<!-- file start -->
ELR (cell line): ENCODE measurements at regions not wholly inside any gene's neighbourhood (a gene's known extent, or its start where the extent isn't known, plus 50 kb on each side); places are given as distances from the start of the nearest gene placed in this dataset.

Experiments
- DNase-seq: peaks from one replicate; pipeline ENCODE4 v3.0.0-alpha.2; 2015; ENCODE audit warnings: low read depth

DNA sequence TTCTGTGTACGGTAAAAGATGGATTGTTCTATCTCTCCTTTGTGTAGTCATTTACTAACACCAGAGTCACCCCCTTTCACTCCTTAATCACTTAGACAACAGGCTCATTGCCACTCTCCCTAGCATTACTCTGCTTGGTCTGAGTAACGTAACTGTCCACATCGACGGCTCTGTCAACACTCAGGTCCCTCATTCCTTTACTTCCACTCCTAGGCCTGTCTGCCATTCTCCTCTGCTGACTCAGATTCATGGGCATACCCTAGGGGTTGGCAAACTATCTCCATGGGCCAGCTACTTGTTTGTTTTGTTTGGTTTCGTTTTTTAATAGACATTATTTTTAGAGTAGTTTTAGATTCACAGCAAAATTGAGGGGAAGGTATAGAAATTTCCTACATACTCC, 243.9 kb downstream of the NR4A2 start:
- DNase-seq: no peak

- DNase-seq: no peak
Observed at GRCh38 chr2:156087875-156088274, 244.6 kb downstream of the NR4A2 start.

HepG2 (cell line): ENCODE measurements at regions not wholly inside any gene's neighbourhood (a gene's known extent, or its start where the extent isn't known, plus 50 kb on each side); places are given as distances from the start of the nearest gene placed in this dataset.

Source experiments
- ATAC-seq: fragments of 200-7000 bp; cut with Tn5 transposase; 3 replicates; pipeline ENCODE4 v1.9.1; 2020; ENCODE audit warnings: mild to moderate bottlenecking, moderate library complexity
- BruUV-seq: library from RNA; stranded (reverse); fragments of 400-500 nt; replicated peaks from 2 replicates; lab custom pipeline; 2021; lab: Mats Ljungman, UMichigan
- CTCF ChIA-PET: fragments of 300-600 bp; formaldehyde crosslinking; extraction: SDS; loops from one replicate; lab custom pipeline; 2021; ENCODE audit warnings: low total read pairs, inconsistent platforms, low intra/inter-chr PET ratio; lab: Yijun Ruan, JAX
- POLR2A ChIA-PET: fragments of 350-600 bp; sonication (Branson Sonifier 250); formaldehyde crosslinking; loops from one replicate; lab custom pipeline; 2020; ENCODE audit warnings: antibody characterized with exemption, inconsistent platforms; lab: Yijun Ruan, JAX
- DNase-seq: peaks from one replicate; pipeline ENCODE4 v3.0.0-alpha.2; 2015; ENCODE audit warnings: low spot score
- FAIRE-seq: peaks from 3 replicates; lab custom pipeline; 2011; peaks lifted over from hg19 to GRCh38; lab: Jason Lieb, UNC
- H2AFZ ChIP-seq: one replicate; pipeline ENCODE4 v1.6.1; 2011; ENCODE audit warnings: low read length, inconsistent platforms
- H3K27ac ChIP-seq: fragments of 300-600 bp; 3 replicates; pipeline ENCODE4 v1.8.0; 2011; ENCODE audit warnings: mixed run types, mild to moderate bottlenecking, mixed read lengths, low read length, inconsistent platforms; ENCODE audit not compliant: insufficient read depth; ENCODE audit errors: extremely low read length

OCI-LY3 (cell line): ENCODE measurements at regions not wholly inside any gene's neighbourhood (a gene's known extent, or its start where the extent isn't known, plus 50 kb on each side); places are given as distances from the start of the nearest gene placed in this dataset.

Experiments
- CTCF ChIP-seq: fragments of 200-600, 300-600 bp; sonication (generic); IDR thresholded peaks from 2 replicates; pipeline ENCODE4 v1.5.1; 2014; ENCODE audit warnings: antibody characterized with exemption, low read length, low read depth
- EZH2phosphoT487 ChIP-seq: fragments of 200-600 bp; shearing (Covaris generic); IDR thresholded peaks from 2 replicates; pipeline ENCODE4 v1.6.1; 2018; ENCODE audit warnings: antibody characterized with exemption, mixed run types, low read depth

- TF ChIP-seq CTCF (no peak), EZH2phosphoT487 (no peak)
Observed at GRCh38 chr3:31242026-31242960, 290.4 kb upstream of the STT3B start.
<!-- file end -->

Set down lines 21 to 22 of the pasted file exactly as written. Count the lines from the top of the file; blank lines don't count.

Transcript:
- EZH2phosphoT487 ChIP-seq: fragments of 200-600 bp; shearing (Covaris generic); IDR thresholded peaks from 2 replicates; pipeline ENCODE4 v1.6.1; 2018; ENCODE audit warnings: antibody characterized with exemption, mixed run types, low read depth

- TF ChIP-seq CTCF (no peak), EZH2phosphoT487 (no peak)